Ticagrelor in the treatment of coronary artery disease patients

Udaya S Tantry, Eliano Pio Navarese, Jacek Kubica, Young-Hoon Jeong and Paul A Gurbel

Clopidogrel is a major P2Y12 receptor blocker administered in addition to aspirin to reduce the ischemic event occurrence in a wide range of patients with arterial diseases particularly in patients treated with percutaneous coronary intervention (PCI). However, pharmacodynamic studies have disputed the ‘one size fits all’ dosing of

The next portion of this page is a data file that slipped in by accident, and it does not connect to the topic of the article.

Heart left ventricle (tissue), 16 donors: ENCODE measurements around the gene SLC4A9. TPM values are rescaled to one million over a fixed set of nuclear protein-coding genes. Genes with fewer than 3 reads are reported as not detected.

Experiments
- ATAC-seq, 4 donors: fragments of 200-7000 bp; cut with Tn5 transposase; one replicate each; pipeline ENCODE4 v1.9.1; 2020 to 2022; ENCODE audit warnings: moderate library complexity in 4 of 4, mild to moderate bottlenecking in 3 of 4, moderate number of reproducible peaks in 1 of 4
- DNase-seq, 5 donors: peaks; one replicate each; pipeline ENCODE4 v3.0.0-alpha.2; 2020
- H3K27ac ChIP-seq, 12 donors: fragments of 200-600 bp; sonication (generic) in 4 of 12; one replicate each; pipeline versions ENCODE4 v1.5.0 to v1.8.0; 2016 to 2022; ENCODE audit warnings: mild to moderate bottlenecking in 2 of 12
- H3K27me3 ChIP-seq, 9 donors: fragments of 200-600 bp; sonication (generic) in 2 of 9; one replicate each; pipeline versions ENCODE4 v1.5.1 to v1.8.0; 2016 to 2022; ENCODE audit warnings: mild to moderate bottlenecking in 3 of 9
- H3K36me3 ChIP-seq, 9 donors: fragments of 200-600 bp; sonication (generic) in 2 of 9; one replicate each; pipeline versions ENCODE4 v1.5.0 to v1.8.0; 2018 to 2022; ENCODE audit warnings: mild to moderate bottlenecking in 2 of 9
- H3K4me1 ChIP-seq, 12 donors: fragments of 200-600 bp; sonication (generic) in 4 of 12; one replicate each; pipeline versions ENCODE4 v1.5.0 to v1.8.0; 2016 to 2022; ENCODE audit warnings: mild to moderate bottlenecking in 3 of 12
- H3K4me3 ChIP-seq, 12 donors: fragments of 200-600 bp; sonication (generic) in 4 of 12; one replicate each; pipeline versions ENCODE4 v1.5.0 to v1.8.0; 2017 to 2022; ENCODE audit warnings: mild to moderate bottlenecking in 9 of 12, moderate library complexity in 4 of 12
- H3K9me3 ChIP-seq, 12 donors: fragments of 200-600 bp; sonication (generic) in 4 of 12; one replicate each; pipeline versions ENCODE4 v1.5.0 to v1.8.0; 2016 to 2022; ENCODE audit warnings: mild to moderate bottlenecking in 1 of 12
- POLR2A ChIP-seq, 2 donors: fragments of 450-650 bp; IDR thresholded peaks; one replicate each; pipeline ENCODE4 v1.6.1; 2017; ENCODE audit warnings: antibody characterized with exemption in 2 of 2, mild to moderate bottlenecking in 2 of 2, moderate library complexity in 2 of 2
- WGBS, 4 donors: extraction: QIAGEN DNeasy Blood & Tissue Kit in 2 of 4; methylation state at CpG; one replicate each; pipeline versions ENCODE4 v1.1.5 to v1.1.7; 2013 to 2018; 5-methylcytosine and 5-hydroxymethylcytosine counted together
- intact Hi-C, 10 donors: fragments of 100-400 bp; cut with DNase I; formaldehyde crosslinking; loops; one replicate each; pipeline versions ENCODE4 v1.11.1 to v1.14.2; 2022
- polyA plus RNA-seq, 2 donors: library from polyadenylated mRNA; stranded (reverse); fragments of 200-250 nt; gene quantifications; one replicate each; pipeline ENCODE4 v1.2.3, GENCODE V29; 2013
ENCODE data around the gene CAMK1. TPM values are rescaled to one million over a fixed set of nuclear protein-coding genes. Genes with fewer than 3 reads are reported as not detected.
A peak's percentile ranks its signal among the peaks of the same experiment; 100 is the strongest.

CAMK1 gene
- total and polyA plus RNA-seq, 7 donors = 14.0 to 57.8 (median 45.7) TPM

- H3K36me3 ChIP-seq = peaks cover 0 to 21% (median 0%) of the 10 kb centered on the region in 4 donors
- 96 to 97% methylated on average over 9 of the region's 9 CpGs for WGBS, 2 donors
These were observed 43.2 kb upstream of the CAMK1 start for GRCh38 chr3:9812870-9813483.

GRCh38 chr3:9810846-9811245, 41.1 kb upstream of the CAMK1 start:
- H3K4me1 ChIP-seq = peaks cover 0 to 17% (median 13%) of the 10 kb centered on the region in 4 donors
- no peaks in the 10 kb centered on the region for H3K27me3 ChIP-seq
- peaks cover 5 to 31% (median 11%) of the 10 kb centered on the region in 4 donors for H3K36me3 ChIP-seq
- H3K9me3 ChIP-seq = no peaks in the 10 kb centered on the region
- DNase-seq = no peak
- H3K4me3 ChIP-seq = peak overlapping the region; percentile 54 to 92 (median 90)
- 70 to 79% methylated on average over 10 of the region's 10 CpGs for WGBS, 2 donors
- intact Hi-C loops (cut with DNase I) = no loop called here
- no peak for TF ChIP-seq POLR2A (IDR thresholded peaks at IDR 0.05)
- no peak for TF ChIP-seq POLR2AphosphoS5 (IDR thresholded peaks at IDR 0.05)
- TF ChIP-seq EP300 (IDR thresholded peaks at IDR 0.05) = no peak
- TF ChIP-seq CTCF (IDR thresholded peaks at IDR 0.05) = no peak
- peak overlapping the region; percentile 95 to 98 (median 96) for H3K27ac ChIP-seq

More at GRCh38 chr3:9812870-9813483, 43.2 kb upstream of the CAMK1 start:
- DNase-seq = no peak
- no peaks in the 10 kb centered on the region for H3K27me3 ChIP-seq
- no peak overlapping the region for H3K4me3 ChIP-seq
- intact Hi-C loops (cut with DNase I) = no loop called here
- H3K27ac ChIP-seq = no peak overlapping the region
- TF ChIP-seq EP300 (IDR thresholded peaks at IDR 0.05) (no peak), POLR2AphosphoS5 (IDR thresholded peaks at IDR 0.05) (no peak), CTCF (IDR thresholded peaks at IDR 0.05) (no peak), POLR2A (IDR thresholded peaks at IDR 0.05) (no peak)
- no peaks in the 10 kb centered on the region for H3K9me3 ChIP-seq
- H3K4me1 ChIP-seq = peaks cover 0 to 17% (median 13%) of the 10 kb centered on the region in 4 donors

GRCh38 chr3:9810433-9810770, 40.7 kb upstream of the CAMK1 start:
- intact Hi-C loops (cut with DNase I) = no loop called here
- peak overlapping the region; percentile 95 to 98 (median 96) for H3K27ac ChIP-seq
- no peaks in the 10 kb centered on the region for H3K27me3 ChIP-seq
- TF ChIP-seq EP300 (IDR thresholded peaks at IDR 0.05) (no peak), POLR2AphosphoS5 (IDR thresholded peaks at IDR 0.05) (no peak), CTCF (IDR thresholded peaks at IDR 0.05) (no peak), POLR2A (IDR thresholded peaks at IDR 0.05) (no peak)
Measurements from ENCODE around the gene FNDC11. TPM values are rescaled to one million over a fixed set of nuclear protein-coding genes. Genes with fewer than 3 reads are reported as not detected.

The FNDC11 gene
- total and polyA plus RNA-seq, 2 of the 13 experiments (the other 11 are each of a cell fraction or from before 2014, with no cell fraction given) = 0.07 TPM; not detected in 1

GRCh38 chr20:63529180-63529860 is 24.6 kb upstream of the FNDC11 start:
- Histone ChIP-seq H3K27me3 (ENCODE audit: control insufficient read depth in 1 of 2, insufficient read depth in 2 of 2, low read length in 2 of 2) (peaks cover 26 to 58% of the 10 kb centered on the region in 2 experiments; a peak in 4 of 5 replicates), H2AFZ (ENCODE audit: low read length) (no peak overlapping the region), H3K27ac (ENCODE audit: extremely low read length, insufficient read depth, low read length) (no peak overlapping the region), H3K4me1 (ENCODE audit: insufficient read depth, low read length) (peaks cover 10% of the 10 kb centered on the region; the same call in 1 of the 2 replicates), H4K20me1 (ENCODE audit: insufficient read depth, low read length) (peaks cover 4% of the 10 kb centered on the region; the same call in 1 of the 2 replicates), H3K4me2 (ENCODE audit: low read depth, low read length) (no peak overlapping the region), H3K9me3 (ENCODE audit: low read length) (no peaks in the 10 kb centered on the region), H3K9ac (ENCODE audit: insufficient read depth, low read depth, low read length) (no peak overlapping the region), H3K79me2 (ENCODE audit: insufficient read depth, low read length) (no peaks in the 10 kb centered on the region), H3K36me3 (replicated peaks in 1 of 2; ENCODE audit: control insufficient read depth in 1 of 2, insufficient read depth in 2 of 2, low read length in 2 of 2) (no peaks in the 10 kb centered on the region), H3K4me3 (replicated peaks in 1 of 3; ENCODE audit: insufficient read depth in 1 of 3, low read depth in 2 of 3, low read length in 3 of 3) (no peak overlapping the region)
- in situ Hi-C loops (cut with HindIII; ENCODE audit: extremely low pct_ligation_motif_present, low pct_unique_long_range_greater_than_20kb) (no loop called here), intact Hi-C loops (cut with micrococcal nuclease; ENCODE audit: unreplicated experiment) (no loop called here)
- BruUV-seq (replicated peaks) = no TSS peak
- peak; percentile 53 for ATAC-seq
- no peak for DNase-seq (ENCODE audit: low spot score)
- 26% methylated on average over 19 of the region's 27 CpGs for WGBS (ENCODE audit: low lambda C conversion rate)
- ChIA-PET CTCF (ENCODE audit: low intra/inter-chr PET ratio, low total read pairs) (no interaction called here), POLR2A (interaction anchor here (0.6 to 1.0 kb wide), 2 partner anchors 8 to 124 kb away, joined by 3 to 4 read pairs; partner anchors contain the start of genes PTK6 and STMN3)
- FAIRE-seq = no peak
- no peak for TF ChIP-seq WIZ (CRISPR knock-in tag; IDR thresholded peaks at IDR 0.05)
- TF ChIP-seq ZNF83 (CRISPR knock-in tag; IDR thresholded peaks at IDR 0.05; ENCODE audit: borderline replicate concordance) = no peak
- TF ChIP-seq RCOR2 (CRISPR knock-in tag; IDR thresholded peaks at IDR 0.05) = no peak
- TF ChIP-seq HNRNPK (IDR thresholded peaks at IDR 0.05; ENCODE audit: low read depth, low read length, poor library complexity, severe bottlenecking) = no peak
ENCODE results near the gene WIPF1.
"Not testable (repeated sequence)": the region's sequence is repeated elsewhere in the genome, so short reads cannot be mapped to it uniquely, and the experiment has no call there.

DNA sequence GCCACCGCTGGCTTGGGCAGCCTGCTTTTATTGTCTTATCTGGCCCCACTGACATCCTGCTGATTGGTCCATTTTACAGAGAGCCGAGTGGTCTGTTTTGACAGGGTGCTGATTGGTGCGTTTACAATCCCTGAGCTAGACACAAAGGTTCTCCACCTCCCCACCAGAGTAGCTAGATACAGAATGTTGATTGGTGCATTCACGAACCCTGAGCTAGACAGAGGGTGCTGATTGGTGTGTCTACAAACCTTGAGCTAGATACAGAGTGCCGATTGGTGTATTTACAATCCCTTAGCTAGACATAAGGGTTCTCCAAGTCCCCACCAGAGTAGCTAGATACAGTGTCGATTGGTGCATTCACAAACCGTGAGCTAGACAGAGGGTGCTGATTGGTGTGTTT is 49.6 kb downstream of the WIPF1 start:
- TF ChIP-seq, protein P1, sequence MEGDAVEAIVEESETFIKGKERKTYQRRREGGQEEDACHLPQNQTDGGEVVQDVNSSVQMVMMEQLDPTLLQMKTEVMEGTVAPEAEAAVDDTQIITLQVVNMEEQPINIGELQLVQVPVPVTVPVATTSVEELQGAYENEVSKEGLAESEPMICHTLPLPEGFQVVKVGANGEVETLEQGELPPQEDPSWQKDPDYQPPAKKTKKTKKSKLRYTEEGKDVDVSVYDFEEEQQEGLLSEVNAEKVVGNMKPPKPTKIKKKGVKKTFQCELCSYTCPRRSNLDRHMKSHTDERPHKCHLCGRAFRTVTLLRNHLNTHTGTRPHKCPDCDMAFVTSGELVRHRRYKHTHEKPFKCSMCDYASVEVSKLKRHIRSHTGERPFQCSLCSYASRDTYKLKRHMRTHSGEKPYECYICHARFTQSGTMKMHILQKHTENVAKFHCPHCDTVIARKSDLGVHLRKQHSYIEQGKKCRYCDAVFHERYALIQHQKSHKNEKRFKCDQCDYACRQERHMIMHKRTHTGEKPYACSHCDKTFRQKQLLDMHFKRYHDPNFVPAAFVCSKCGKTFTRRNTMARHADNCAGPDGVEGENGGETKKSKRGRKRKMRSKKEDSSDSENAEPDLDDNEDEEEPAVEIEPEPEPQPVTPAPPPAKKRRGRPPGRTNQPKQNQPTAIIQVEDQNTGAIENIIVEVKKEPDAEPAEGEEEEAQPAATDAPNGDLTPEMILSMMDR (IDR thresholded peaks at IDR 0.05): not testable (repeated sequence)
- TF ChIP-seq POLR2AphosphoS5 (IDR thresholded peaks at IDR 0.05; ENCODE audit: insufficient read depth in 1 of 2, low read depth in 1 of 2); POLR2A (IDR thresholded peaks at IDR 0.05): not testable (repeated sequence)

clopidogrel therapy and highlighted its limitations such as delayed onset of action; wide response variability with a substantial percentage of patients exhibiting high on-treatment platelet reactivity, which has been linked to worsened post-PCI ischemic outcomes; and irreversible inhibition, which is a concern in patients needing urgent surgery. The recently approved third-generation thienopyridine, prasugrel is associated with a faster onset of action, greater platelet inhibition, with less response variability and reduced ischemic event occurrence, and stent thrombosis compared with clopidogrel therapy in patients with acute coronary artery syndrome undergoing PCI. However, greater life-threatening risks and fatal bleeding associated with prasugrel therapy are major concerns. Ticagrelor is a direct-acting, reversibly binding and noncompetitive P2Y12 receptor blocker that is associated with faster onset of action and greater inhibition. In the PLATO trial, ticagrelor therapy was associated with reduced ischemic event occurrence than clopidogrel in acute coronary artery syndrome patients. Lower mortality and similar coronary artery bypass graft-related bleeding compared to clopidogrel are major advantages with ticagrelor therapy. Ticagrelor is recommended for patients with acute coronary syndrome treated with and without PCI. However, transient and nonsevere dyspnea and interaction with high aspirin dose are major concerns.